The Benefits of Blue Light Over White Light for 3D Scanning
When discussing the difference between blue and white light scanning, we need to take a few steps back and first understand what blue and white light are referring to.
What is structured light scanning?
Structured light scanning is a comprehensive term that includes all colors of light but generally refers to white or blue light. The way structured light scanning works is you project a structured light pattern onto an object and film it, usually using two cameras (need at least one). The cameras capture how the object deforms the light. Doing this, you can calculate the dimensions of the object, resulting in a 3D image.
Are there alternatives to structured light scanning?
Structured light is used as an alternative to 3D laser scanning. While laser scanning has its positive aspects, lasers are easily disrupted by reflected surfaces, any form of transparency, or even complex interference patterns in the laser light.
Structured light is known for its accuracy. The object being scanned, such as jewelry or a helmet, remains stationary. The scanner then projects various patterns of light onto the object, recovering data based on how the light is deformed. High accuracy is, in large part, due to the object being scanned at different angles. The set-up is also very simple. After placing the object in the scanner and inputting the light exposure and analysis settings, you are ready to scan. Structured light scanners are also very safe as there is no focused light (as is the case with a laser), therefore eye safety concerns are not a factor when using white or blue light.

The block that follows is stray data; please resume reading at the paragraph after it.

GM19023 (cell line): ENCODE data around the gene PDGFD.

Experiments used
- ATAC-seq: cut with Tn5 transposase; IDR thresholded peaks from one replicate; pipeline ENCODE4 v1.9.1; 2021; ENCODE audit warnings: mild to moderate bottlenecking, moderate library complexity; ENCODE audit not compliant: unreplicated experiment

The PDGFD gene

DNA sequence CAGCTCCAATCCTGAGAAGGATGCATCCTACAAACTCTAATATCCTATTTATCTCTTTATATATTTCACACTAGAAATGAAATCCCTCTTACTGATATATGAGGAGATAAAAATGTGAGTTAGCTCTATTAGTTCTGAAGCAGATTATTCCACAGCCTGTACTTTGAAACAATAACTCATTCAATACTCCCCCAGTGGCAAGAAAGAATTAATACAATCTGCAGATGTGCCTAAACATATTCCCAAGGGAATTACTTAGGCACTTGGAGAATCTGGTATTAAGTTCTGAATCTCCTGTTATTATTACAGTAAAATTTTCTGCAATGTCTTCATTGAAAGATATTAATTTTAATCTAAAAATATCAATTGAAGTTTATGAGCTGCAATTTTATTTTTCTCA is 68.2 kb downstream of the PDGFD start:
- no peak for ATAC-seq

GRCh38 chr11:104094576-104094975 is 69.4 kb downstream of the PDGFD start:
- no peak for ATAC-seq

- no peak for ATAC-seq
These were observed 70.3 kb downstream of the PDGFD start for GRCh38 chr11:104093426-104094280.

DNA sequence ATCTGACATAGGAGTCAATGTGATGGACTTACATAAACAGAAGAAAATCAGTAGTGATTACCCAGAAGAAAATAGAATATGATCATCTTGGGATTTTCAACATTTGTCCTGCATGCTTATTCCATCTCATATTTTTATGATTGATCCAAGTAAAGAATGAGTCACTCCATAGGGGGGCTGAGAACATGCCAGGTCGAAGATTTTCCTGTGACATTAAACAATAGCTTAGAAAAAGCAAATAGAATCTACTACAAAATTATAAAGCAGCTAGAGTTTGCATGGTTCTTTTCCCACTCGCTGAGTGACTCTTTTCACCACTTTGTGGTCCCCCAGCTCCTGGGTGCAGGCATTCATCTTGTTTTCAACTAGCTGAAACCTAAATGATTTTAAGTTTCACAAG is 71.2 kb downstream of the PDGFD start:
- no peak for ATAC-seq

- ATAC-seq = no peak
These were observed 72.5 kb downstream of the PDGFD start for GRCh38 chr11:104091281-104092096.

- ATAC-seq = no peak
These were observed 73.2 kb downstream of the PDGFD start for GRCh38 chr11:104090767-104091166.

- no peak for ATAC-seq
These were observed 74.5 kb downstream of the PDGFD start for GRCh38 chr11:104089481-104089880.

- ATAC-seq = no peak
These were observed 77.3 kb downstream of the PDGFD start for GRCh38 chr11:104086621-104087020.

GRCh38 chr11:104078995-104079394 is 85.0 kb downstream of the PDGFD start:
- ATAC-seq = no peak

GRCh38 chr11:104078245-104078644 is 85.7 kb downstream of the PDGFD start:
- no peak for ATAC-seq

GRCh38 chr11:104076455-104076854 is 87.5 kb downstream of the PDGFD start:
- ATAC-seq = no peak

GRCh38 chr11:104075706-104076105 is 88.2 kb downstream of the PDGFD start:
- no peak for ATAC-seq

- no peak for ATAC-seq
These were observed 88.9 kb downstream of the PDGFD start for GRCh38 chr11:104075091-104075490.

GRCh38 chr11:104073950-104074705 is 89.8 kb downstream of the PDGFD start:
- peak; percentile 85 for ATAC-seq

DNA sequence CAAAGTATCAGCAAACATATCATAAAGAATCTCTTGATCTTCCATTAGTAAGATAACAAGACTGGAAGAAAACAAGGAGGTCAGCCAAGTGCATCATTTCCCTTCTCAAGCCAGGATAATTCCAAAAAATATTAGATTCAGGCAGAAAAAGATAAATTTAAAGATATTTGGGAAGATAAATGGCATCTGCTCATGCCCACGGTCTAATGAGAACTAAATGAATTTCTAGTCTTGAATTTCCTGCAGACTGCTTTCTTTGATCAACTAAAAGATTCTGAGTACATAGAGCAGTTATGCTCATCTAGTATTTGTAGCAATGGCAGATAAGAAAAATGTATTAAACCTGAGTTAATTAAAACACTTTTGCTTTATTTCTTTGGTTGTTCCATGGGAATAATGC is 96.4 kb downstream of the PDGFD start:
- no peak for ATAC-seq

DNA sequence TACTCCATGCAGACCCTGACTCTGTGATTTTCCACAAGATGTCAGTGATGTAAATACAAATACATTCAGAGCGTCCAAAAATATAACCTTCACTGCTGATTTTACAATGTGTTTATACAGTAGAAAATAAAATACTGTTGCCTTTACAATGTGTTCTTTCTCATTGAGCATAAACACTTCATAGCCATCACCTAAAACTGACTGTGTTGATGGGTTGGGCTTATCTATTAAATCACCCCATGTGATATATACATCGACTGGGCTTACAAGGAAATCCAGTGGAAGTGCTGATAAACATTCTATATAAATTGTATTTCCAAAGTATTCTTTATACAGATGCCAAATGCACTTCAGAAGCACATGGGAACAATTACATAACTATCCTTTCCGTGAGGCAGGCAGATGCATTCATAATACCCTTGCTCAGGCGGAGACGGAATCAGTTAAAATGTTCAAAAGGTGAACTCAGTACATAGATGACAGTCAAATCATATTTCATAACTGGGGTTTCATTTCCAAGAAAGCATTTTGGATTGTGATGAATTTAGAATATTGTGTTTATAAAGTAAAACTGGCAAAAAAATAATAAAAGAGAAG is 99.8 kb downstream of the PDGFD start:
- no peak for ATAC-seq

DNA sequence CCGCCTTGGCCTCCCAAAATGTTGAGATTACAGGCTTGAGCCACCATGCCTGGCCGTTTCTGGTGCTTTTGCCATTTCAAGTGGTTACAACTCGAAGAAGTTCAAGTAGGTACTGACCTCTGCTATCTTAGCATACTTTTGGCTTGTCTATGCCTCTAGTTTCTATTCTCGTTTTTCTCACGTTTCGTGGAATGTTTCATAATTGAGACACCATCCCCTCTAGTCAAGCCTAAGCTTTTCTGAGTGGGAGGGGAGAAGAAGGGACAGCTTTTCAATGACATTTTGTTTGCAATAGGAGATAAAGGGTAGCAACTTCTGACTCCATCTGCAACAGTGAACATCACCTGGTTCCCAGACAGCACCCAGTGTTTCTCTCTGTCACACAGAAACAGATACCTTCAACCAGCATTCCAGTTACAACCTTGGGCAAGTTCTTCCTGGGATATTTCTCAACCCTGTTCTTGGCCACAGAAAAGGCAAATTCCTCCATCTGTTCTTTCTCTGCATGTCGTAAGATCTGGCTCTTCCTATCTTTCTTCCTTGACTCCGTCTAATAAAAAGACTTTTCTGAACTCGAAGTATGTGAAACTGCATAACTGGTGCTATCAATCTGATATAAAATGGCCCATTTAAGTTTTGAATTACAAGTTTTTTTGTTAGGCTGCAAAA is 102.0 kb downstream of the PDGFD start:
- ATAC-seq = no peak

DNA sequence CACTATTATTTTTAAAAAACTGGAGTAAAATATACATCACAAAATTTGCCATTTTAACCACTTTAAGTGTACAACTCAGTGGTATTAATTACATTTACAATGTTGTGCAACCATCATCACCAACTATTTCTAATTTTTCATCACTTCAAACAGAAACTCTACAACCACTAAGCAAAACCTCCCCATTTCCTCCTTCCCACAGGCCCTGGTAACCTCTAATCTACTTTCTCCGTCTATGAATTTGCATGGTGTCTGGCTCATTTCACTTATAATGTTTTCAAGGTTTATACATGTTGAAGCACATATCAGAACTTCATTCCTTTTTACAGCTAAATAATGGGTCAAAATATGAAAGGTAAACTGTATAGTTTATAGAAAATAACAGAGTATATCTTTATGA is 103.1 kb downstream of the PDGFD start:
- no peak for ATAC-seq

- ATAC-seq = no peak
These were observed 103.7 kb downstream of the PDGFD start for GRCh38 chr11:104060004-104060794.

Why choose blue light over white light?
The final question remains, is blue or white light better? The answer is blue light and here is why.
In the past, white was preferred for structured light scanning. However, sophisticated LEDs have changed the new standard to blue light thanks to its increased accuracy and higher resistance to disruptive forces. Due to LEDs, blue light scans are less sensitive to heat than white light scans. This is important because it means that the light source is more consistent and can run longer. And if the room is bright, blue light can still pick up a quality reading.
For slightly transparent and shiny objects blue light is superior. The projected fringes are easier to read through blue light because blue light, having short wavelengths, is not transmitted and reflected from the surface.
While both blue and white light are used to obtain the same results, blue light achieves better results.
Want to explore our line of scanners utilizing blue light technology? Have a look at our Solutionix 3D scanners